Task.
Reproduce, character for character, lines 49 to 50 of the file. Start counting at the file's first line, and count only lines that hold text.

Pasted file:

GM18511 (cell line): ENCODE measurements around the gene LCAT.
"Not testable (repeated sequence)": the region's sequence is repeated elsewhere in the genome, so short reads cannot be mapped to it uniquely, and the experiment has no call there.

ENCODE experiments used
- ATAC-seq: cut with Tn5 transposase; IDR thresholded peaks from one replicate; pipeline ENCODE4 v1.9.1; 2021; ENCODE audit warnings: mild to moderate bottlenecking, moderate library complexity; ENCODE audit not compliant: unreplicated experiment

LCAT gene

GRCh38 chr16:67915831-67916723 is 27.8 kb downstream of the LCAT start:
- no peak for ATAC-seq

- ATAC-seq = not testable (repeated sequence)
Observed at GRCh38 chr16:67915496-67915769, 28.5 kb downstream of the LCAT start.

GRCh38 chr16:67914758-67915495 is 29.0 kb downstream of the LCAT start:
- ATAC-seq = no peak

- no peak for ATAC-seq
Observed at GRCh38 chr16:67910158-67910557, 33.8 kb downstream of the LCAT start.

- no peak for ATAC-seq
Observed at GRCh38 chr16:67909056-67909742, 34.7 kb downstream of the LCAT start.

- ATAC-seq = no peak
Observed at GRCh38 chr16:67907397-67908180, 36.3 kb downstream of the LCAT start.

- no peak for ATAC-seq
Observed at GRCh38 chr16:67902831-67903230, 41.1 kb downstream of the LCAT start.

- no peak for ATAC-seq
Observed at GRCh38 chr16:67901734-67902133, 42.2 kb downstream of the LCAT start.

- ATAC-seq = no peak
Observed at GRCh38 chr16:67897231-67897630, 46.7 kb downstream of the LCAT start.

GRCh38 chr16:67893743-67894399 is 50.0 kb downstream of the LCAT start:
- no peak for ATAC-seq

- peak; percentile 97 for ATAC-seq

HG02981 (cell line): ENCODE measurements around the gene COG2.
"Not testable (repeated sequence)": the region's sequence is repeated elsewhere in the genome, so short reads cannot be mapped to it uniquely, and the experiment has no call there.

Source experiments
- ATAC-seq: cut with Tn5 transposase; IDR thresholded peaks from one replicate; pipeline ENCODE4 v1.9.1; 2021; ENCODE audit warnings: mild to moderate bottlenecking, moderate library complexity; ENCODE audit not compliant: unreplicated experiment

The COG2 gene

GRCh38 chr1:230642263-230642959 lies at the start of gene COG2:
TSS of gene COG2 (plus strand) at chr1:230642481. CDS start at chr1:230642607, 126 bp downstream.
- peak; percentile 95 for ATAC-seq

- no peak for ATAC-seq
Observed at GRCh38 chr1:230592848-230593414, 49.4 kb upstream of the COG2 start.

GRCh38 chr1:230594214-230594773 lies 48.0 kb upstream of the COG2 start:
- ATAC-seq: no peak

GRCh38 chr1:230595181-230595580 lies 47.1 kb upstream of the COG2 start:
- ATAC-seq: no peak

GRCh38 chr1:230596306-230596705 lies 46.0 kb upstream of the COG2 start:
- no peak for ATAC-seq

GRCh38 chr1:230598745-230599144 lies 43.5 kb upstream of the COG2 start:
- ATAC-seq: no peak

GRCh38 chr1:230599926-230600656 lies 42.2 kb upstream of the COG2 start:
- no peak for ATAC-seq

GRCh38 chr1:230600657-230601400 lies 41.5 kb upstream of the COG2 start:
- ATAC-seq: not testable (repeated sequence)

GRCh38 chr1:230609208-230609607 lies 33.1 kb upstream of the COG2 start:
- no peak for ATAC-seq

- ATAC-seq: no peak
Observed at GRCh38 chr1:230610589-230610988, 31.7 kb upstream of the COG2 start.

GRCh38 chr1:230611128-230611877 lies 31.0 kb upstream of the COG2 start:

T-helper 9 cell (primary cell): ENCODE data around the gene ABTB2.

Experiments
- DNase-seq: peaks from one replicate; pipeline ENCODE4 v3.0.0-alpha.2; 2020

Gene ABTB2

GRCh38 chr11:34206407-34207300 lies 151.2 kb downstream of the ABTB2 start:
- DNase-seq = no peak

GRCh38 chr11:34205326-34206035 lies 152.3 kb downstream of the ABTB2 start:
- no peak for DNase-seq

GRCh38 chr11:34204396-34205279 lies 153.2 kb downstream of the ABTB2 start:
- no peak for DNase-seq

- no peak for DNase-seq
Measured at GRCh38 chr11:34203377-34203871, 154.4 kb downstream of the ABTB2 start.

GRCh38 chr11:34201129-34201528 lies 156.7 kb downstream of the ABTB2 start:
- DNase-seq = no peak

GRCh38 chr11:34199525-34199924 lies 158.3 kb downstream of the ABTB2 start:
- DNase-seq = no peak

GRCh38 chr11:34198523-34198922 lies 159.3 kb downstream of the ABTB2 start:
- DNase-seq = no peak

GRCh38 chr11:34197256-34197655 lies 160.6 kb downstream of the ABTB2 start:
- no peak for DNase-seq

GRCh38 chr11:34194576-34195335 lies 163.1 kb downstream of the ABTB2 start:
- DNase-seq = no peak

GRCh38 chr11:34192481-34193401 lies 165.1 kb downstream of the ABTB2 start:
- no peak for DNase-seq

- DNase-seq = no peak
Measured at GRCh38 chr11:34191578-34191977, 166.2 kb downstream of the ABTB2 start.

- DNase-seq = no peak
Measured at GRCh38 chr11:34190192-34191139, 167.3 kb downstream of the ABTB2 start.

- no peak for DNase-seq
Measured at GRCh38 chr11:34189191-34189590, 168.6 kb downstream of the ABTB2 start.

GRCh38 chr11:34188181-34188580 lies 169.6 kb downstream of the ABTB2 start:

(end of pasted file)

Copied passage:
GRCh38 chr1:230609208-230609607 lies 33.1 kb upstream of the COG2 start:
- no peak for ATAC-seq